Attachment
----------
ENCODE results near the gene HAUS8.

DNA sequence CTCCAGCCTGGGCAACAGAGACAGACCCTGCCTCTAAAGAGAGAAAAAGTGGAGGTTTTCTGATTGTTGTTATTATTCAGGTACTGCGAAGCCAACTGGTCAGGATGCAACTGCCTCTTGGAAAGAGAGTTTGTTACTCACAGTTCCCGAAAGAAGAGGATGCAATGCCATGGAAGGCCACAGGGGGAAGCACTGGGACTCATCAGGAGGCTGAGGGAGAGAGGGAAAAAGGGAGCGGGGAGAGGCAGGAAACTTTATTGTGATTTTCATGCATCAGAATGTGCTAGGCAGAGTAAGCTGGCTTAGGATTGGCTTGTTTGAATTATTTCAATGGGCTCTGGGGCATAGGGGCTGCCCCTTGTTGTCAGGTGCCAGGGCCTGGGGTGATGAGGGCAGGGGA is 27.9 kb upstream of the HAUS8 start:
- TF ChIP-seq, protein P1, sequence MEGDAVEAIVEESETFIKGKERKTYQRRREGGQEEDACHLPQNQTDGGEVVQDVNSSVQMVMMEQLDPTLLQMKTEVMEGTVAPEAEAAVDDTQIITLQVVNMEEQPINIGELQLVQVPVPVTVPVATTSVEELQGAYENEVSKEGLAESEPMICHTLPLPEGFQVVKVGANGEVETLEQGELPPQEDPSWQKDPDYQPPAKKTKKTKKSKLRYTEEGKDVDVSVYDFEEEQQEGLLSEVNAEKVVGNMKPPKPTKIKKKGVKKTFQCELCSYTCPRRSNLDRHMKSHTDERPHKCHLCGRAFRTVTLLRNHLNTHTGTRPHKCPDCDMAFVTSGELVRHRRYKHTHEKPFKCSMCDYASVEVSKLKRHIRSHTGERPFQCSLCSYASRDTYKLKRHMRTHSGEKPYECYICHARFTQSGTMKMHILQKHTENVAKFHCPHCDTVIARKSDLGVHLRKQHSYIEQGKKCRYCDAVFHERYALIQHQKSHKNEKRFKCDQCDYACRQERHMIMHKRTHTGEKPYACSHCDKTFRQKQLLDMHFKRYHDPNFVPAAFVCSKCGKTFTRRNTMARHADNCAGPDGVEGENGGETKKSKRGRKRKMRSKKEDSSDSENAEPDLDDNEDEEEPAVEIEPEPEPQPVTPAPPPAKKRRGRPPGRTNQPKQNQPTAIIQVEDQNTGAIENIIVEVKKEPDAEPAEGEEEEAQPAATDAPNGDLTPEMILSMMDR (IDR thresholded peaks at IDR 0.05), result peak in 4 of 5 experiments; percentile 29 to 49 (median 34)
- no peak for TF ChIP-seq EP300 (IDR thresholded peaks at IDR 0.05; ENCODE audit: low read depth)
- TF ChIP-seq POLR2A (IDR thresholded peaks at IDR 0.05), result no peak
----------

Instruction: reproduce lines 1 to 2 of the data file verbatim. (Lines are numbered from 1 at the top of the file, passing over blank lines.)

ENCODE results near the gene HAUS8.

DNA sequence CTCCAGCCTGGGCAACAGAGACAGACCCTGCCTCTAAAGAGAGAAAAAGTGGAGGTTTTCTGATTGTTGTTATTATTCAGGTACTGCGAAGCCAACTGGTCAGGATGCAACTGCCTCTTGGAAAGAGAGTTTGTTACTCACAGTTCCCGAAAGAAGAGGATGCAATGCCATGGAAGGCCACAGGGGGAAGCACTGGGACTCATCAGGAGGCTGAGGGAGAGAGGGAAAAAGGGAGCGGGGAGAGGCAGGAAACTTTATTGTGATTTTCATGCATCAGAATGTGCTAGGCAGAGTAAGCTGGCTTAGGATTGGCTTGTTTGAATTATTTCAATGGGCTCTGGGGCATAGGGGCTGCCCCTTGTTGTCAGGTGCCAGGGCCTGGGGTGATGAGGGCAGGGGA is 27.9 kb upstream of the HAUS8 start: